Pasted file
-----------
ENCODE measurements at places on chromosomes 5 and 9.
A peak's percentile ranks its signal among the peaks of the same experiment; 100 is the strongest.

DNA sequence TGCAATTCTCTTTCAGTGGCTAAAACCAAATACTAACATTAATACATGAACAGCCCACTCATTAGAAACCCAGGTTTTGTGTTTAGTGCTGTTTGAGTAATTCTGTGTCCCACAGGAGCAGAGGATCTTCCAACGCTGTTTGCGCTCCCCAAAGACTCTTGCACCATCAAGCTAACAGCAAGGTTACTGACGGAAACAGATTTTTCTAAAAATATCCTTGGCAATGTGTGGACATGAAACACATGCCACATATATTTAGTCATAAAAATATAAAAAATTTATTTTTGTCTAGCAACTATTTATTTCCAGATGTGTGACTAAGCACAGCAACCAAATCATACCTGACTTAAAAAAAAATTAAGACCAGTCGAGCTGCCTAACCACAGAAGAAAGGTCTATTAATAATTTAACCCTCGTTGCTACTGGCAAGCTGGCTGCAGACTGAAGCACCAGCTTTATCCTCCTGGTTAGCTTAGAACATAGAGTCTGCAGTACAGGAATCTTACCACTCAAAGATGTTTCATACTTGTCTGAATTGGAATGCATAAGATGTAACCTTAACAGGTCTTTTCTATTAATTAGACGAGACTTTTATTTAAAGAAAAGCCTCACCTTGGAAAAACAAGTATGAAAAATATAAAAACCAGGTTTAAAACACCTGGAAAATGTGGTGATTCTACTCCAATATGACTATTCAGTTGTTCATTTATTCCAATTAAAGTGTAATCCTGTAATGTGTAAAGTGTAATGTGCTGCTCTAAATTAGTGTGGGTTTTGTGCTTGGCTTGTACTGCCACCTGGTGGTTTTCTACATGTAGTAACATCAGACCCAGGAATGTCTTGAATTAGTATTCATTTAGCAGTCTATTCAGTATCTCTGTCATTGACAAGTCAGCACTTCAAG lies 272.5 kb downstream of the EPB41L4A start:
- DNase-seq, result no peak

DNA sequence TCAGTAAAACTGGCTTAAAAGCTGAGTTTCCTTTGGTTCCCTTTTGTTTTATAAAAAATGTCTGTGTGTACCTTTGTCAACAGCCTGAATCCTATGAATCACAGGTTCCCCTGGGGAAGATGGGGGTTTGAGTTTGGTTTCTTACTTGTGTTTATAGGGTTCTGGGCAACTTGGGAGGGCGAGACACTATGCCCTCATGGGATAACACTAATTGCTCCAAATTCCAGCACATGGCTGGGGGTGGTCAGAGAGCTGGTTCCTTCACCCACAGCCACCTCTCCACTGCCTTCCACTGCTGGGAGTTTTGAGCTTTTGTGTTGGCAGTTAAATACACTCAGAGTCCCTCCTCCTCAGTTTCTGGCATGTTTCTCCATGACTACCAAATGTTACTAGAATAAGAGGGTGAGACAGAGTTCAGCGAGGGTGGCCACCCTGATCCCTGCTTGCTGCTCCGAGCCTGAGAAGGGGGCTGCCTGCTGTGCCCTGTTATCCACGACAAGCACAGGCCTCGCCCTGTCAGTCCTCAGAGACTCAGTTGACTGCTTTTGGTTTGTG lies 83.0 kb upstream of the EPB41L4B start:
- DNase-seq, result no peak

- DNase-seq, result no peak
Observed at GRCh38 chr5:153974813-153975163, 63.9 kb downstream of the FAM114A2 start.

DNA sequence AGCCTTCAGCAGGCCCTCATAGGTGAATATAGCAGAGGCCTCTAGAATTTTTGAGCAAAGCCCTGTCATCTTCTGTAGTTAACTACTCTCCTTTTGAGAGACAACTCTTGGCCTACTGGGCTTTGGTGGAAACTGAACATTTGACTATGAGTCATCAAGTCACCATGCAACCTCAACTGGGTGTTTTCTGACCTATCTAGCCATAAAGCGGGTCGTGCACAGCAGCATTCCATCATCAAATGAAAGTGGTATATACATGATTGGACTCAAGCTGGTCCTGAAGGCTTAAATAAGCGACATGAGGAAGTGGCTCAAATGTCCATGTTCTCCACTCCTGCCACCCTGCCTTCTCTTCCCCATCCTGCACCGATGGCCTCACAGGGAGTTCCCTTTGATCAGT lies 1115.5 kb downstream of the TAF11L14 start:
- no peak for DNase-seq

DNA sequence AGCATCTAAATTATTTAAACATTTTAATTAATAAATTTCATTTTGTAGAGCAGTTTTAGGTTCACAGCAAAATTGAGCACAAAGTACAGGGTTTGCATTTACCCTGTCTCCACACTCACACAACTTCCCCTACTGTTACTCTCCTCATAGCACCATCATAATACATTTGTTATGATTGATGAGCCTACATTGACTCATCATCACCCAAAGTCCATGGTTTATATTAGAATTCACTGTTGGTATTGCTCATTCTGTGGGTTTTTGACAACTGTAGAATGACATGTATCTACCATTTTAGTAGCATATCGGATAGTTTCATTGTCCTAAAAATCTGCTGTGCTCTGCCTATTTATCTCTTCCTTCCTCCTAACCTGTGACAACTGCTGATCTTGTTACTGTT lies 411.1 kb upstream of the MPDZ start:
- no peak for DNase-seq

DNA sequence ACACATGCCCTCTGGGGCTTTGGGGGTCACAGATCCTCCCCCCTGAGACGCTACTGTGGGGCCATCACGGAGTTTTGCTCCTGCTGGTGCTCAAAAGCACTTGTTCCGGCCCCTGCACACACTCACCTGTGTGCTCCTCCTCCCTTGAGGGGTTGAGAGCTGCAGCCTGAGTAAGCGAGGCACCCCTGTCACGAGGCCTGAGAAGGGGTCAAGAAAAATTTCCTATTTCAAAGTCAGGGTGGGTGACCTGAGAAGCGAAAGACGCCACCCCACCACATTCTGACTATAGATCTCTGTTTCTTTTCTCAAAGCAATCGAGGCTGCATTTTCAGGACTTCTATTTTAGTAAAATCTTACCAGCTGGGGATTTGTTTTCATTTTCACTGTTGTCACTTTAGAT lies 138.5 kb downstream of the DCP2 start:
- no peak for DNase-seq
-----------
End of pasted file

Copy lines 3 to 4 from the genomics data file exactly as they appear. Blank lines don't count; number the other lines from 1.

DNA sequence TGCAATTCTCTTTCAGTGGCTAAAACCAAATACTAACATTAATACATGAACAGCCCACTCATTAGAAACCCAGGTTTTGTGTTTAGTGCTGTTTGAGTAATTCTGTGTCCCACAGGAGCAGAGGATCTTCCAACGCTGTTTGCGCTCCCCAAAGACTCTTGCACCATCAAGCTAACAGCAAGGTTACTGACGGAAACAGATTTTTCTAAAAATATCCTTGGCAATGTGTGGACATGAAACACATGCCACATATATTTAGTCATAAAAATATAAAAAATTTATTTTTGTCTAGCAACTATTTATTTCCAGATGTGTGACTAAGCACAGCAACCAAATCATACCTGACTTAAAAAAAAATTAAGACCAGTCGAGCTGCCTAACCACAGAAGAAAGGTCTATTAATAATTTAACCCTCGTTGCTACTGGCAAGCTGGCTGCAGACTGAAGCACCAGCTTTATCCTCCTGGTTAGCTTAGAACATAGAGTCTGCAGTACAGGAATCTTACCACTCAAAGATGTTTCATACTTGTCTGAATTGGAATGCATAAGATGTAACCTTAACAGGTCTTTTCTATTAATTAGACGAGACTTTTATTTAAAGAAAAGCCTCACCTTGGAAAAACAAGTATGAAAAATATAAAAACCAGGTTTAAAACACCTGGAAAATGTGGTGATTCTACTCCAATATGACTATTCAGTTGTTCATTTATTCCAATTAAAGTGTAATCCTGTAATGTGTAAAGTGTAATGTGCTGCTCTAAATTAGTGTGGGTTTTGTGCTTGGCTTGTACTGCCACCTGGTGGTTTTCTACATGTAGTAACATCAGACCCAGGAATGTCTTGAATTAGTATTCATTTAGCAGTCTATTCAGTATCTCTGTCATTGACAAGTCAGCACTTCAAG lies 272.5 kb downstream of the EPB41L4A start:
- DNase-seq, result no peak